It is quite a feat to pull off a menu comprised entirely of types of tea and their descriptions without being utterly pretentious, (anyone for the ‘mild and nutty aroma’ of Indian Assam? Or the ‘smoky almost tarry flavour’ of Lapsang Souchong?), yet somehow The Rose manages it. What prevents this central Oxford tea room from scaling the heights of pomposity is the fact that you are not made to feel wholly inadequate if you have never before sampled the delights of Darjeeling. They do things properly not because they want to impress, but because they are enthuasiastic. Being a posh tea amateur myself, and apprehensive about making a horrendous faux pas such as pouring milk into a cup which should remain dairy-free, I was relieved by the concise directions on the menu. Eventually we chose pots of Earl Grey (‘Milk : No’), and Vanilla Tea (‘Milk: Yes/ No’, an especially good choice), as the base element of The Rose’s Cream Tea Special, and Light Afternoon Tea. The former (£9.95) was comprised of a selection of delicately-cut sandwich fingers (three classics: smoked salmon, cucumber and cream cheese, egg and cress); a scone with clotted cream and jam; and a slice of cake (we chose coffee and mascarpone). All elements are homemade, usually by the charismatic owner Marianne, who is refreshingly hands-on and can often be seen wandering the shop floor in tea-stained chef whites. My companion, a West Country lass well familiar with the art of the cream tea, thought that the scone was slightly too damp and dense in texture, which impeded the generous slathering of the cream. However, we both agreed that the toasted tea cakes which constituted the light afternoon tea (£5.45) were the best we had ever tasted. The slight hint of cinnamon, the buttery brioche-like texture, and the wafer-thin, burnt-caramel coloured crust made each mouthful a pleasure. The Rose is worth a visit purely for the tea cakes alone. Breakfasts and lunches are also available, averaging around £6-£8 for popular dishes such as Croque Monsieur, omelette, and fish cakes. Prices here are on the steep side, perhaps more for the teas than the main meals, but the focus is on local, seasonal, and organic. A visit here could well be justified under the guise of an end of term treat…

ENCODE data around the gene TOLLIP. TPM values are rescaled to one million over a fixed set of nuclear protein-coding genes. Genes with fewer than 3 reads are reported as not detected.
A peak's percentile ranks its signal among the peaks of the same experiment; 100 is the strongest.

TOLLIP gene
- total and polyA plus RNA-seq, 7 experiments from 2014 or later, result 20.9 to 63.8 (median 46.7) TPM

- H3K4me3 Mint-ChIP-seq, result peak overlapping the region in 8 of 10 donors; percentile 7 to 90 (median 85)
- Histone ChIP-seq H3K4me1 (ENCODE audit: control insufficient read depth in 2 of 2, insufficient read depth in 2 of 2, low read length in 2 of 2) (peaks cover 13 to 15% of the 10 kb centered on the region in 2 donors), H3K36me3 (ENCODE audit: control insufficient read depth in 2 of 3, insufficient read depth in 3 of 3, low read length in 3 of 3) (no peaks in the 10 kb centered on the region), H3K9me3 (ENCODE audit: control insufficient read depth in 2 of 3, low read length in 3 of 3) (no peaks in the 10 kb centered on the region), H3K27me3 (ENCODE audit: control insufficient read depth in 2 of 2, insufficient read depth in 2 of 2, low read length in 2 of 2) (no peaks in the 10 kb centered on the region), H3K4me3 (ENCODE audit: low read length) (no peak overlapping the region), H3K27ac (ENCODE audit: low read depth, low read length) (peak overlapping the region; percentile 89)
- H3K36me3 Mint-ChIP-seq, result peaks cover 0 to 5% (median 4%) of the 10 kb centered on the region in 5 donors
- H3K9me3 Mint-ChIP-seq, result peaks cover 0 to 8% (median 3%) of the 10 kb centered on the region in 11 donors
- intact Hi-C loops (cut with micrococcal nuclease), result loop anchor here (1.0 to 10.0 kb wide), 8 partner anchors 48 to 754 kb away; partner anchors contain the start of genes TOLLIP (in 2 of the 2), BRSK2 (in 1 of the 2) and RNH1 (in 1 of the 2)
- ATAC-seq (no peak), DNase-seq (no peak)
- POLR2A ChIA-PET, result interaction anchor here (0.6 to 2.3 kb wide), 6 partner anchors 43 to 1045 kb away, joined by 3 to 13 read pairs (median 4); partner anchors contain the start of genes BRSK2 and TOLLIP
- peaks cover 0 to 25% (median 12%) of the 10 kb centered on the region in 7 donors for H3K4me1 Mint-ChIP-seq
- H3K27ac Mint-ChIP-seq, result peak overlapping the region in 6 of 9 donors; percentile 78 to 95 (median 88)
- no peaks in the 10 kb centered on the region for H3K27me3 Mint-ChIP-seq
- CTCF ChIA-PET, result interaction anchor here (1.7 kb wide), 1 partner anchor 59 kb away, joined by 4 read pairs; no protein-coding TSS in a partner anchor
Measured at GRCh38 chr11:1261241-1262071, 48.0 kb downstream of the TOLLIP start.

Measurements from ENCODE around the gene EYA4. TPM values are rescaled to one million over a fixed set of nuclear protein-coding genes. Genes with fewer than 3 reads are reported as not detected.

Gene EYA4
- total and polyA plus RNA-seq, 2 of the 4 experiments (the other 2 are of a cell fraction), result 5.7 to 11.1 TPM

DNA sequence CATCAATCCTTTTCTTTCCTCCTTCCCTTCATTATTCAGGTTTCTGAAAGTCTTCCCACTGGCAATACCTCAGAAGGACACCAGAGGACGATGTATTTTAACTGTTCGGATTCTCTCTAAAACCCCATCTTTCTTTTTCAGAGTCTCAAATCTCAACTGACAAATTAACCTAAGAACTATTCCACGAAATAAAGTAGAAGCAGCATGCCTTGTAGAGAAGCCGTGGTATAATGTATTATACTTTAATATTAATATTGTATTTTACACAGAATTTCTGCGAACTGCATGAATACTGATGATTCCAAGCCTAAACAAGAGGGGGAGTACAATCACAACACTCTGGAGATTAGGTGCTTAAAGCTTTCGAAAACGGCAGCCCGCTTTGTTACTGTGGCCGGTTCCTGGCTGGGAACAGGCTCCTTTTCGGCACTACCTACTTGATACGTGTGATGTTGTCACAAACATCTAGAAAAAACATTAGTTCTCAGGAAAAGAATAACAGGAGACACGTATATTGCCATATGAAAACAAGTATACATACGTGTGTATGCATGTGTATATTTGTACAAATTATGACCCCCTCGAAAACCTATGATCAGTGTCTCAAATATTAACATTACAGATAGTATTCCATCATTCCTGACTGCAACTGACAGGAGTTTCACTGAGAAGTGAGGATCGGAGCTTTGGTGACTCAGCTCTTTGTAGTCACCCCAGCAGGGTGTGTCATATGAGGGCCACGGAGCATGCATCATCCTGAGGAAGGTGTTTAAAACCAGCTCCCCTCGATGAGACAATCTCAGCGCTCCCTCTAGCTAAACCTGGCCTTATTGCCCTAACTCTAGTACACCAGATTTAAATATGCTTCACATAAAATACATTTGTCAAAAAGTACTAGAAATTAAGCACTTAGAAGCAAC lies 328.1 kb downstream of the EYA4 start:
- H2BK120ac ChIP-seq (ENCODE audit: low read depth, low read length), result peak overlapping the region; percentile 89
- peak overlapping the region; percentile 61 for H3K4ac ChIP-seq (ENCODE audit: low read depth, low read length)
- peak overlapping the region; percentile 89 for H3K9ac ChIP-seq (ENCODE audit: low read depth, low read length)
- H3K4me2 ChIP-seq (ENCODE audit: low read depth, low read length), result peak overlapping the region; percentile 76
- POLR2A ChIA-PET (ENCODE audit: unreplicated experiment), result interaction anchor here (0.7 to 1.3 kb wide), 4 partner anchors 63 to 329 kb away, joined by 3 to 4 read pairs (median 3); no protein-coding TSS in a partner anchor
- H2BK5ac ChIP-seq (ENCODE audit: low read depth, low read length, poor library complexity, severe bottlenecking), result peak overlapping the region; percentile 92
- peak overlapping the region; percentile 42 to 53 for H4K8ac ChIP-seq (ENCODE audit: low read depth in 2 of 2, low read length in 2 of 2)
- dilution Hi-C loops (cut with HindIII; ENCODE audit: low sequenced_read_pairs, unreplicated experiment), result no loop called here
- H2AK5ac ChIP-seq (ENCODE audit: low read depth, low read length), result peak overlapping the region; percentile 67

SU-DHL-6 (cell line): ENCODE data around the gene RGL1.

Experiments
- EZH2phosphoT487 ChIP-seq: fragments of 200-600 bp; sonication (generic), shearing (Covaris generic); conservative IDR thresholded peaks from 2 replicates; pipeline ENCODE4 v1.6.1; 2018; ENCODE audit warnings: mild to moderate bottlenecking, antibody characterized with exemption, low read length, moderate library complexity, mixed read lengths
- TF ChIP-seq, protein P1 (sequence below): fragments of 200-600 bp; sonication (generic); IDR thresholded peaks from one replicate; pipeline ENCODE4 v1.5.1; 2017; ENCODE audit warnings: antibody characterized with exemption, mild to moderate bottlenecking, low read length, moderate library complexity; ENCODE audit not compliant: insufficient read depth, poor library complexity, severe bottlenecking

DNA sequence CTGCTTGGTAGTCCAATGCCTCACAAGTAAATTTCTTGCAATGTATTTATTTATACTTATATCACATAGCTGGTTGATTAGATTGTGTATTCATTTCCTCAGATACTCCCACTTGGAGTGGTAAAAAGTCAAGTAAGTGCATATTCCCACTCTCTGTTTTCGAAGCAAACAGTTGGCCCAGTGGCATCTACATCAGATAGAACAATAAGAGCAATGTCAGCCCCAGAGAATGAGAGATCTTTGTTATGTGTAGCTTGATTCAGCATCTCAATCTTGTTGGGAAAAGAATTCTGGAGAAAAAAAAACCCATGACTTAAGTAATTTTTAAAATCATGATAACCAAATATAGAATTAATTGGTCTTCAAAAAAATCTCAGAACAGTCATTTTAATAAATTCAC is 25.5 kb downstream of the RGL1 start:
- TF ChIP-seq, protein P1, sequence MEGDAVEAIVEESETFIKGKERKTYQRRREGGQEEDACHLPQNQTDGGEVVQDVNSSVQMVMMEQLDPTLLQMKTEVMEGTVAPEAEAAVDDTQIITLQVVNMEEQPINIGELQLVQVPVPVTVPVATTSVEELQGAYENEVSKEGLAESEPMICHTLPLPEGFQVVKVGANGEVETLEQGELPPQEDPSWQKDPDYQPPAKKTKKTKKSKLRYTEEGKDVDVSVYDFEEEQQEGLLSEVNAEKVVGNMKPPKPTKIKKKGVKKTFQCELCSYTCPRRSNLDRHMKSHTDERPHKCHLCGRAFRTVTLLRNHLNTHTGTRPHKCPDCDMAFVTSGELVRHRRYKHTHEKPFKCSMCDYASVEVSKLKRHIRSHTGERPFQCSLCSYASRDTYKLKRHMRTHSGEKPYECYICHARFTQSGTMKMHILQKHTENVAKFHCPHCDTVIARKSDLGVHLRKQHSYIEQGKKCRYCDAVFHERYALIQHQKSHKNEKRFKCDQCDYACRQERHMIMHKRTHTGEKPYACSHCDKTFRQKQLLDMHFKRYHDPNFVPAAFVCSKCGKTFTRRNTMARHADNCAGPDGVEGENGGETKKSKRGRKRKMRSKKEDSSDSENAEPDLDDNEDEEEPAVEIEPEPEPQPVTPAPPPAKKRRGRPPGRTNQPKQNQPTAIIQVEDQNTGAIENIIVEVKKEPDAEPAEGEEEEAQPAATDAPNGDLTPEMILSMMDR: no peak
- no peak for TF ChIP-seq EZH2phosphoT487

by Kate Hayter


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